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JDE vs Nestle S

Coffee wars heat up – JDE vs Nestlé

JDE vs Nestle LEmerging markets are keeping JDE from challenging Nestlé for global coffee supremacy – Euromonitor’s beverage analyst, Matthew Barry, shares insights on the struggle for supremacy between global coffee giants.

Since the formation of Jacobs Douwe Egberts (JDE) in 2014 [51% to 49% co-owned by JAB Holdings and Mondelez respectively], the global retail coffee market is fast becoming a bipolar struggle between JDE and the global market leader Nestlé.

JDE holds the leading position in coffee in a band stretching from Belgium through Central and Eastern Europe and the former Soviet Union, while Nestlé has the edge in the western edge of Europe, Australasia, and much of Asia, the Middle East, Africa and Latin America.

Other major coffee companies may harbour ambitions of one day becoming truly global players, but right now no one else is even close to matching their geographical reach.

Outside of North America, the market leader in most countries is either Nestle or JDE

Growth in JDE’s core Central and Eastern European markets, though, is going to become increasingly hard to come by. That means that if JDE is serious about gaining share on Nestlé globally, it will have to shift a significant amount of its focus to the developing regions that are the drivers of global coffee growth.

To do this, JDE only has a few geographic options going forwards. One is Latin America, but outside of Brazil the company has no meaningful presence and Nestlé is firmly entrenched at the top of key markets like Mexico.

Another is the Middle East and Africa, but JDE is actually losing share in the Middle East at the moment, hardly an encouraging sign. That leaves Asia, more specifically, Southeast Asia. Rapidly expanding markets, a favourable competitive landscape and the recent purchase of Singapore-based Super Group all make this the key area where JDE needs to succeed if it is to make a real challenge to Nestlé’s global coffee leadership.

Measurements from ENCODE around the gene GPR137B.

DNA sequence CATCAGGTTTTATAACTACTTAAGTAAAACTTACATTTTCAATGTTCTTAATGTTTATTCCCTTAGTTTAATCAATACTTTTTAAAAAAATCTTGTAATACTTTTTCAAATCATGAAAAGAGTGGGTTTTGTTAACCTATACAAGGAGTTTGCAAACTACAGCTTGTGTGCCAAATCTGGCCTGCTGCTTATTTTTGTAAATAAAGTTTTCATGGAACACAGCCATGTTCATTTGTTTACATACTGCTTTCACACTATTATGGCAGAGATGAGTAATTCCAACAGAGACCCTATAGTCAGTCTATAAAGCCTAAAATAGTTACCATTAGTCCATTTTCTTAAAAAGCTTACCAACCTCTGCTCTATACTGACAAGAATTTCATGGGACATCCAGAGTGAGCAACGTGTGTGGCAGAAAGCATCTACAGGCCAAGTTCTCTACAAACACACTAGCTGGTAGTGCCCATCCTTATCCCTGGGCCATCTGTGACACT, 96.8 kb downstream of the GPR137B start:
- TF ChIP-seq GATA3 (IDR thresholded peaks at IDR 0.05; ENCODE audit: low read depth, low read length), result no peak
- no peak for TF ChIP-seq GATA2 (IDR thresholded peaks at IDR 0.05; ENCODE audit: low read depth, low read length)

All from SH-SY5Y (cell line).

Why a Europe-driven strategy isn’t an option

Western European coffee will grow by $1.7-billion during the forecast period, and Eastern Europe will add another $398-million. However, JDE is unlikely to gain much globally on Nestlé by relying on Europe.

The recent forced sales of Carte Noire and Merrild for antitrust reasons have shrunk the company’s European sales considerably and made it so that JDE will be forced to rely on organic growth in Europe for the foreseeable future.

While there is certainly organic growth to be had, it is nearly entirely restricted to fresh ground pods. JDE is well positioned to benefit from that, but it is also heavily exposed to the contracting instant and standard fresh ground categories, meaning that overall European growth will be weighed down pretty heavily no matter how many more pods JDE is able to sell.

Nestlé, more exposed to the declining instant category because of the omnipresence of Nescafé, will probably take a heavier hit in Europe, but Nespresso and Dolce Gusto should keep sales positive.

This means that while JDE will probably outgrow Nestlé in Europe in the near future, it is unlikely to be enough to make up significant ground globally.

JDE brands

The challenges of Latin America and the Middle East

Of all the developing regions, JDE is by far the best established in Latin America, where it generated over $900-million in sales in 2016. Its geographical presence in coffee, however, is restricted to just Brazil. In the rest of the region, JDE is absent, while Nestlé has an immensely strong position, with over half the market in important countries like Mexico and Chile.